The case of a Gaithersburg vocal coach accused of sexually abusing one of his students ended in a mistrial Thursday.
After more than six hours of deliberations the jury in the case against Timothy Ballard still could not come to a decision, forcing Montgomery County Circuit Court Judge Michael Mason to declare a mistrial.
His accuser, a teenager who was one of his former students, had said in court that Ballard had abused him on two separate occasions.
Michael McAuliffe, Ballard’s defense attorney, had claimed that the allegations were nothing more than an angry scheme by an embittered, disgruntled teenager.
The teenager made the allegations, he said, because he was embarrassed after his teacher yelled at him on two separate occasions — once, for teasing another student, and a second time, after the teacher learned that he had engaged in inappropriate sexual behavior with another boy backstage when Ballard’s students were putting on a production.
“Cases that involve the alleged sexual abuse of a child are difficult to prove because it is often the word of a child versus the credibility of an adult. We will reassess this case and make a determination at a later time,” said Ramon Korionoff, spokesman for the Montgomery County State’s Attorney’s Office.
McAuliffe declined to comment on behalf of his client.
The jury was split eight to four in favor of finding Ballard not guilty, said Scott Thompson, one of the four jurors who had believed that Ballard was guilty.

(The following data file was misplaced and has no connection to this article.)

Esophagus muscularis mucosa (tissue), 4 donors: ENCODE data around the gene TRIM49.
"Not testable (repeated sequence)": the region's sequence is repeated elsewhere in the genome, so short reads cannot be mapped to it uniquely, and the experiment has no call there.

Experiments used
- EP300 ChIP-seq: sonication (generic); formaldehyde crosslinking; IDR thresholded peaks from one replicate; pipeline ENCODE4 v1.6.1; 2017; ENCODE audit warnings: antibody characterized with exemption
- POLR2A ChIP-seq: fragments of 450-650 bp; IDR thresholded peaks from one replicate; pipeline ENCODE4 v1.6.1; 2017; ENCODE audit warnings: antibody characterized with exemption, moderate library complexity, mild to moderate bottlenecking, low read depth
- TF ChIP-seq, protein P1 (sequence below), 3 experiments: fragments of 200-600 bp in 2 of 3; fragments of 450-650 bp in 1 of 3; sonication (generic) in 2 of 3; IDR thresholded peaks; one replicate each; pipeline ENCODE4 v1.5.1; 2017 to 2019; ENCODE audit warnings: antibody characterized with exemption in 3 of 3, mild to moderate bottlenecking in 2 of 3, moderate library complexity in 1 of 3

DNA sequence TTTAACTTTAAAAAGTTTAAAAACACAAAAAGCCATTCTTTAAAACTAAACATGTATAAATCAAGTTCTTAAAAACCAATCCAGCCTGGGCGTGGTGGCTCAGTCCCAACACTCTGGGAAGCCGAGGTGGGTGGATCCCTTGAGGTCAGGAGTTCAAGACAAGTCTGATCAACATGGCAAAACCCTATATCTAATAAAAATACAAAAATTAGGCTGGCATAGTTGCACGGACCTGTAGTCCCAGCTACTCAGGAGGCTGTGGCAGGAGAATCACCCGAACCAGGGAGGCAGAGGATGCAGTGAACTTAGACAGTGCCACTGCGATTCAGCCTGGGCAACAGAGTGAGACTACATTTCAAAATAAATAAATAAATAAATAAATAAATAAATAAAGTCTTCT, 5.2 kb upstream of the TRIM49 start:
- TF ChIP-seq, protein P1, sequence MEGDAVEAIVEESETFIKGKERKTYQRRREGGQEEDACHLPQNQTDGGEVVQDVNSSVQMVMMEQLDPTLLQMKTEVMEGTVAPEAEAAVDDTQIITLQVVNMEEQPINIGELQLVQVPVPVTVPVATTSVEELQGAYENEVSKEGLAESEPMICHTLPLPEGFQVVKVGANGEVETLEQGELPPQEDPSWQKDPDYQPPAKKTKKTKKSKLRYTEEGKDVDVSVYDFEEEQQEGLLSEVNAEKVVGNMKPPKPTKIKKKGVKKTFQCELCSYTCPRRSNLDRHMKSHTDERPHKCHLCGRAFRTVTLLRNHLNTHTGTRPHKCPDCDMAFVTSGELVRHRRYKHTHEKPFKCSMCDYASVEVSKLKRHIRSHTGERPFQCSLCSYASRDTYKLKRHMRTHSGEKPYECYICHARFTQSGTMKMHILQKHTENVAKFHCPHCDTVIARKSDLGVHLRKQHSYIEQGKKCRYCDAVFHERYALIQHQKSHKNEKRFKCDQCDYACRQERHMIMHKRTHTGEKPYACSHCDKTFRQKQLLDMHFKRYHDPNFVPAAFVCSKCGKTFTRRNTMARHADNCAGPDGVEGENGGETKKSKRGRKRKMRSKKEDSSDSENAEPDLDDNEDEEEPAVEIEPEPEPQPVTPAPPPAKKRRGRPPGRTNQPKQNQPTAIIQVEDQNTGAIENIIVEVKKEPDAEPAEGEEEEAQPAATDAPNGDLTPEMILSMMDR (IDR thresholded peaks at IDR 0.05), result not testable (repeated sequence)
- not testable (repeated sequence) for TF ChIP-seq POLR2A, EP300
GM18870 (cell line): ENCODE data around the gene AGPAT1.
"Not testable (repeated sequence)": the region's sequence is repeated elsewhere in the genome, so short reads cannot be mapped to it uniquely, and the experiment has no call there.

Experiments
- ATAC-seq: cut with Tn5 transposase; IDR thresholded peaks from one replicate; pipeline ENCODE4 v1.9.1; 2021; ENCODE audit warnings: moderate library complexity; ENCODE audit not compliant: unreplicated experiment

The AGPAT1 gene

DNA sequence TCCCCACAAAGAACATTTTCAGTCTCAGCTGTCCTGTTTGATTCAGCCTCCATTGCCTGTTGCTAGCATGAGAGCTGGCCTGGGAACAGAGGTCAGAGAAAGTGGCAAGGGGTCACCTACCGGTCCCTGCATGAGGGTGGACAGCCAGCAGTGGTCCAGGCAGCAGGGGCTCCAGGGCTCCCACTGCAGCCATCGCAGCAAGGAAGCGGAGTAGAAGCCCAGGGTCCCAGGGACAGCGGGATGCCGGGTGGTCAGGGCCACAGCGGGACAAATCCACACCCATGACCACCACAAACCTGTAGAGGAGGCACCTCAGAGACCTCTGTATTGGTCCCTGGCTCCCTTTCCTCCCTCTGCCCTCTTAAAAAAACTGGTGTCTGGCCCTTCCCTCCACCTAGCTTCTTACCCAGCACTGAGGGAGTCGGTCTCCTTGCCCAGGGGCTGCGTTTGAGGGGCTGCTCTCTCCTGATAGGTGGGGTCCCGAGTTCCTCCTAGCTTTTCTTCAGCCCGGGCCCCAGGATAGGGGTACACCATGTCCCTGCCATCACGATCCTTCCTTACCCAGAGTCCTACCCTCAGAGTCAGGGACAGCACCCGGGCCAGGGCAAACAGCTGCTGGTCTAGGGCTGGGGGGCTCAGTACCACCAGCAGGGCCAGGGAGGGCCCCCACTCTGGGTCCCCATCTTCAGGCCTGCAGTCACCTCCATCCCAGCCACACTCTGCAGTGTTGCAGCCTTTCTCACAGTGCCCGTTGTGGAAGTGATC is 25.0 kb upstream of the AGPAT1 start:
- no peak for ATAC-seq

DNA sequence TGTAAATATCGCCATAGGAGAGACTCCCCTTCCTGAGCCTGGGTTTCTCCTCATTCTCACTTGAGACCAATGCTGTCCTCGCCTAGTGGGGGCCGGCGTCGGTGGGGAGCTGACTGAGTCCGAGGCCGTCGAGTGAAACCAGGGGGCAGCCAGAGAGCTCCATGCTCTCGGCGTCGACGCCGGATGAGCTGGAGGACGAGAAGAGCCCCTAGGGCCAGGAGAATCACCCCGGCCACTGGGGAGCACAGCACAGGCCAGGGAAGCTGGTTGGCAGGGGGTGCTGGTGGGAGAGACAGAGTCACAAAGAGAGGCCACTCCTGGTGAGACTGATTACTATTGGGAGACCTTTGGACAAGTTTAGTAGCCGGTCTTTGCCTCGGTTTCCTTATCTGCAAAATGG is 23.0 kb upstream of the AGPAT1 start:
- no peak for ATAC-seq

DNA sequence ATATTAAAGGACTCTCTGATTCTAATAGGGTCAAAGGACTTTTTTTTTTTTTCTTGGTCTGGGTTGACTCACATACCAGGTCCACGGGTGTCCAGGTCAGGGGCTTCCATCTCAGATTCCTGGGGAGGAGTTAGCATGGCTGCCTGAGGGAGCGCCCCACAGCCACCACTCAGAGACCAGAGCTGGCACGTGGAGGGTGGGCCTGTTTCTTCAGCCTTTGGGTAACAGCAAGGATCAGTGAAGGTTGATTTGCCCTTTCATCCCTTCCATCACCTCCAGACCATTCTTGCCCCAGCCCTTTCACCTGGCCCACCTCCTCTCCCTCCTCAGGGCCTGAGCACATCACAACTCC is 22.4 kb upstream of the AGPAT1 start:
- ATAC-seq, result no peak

“We were deadlocked because there was not a ton of evidence,” he said.
“It came down to who do you believe.”
“There was the possibility abuse did occur,” said Jeff Berman, another juror, who worked as a lawyer himself.
However, he said, “Even if [one] thought the abuse did occur, it didn’t rise to the level of beyond a reasonable doubt.”
The jurors had doubted the timeline presented by prosecutors, he said, adding that another factor was “the deficient police work.”
The interview of the victim of the alleged abuse was not taped, and the notes from the interview were “skimpy,” he said.
Paula Scali, however, was one of the jurors certain that Ballard had committed the alleged abuse. Scali, 63, said she didn’t think someone would make up such an elaborate scheme just to get revenge on a teacher he didn’t like.
“It didn’t make sense,” she said, adding that the victim could have just stopped going to voice classes.
“Is it reasonable to believe a boy would accuse a man of sexual abuse just because he was mad at him ... Use reason!” she said.